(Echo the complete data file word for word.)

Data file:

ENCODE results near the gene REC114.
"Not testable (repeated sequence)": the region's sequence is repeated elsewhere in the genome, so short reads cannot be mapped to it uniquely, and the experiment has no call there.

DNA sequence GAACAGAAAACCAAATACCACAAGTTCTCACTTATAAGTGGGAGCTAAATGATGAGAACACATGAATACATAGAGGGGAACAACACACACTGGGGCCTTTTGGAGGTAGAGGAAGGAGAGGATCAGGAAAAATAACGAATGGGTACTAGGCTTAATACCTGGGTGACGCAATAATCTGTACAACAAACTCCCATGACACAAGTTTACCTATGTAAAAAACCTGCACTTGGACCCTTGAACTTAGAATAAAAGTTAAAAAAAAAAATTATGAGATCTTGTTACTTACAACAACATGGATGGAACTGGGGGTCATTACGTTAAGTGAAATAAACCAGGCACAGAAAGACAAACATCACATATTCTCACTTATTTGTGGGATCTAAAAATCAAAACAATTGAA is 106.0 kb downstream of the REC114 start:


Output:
ENCODE results near the gene REC114.
"Not testable (repeated sequence)": the region's sequence is repeated elsewhere in the genome, so short reads cannot be mapped to it uniquely, and the experiment has no call there.

DNA sequence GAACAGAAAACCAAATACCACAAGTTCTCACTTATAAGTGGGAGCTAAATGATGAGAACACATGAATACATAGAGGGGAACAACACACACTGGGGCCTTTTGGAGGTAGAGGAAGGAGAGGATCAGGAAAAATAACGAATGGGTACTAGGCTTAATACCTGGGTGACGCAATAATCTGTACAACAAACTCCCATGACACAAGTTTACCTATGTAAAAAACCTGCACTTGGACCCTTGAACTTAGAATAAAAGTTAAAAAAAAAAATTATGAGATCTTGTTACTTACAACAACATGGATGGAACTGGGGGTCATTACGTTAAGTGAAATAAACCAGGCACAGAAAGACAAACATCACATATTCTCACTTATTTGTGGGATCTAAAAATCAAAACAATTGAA is 106.0 kb downstream of the REC114 start: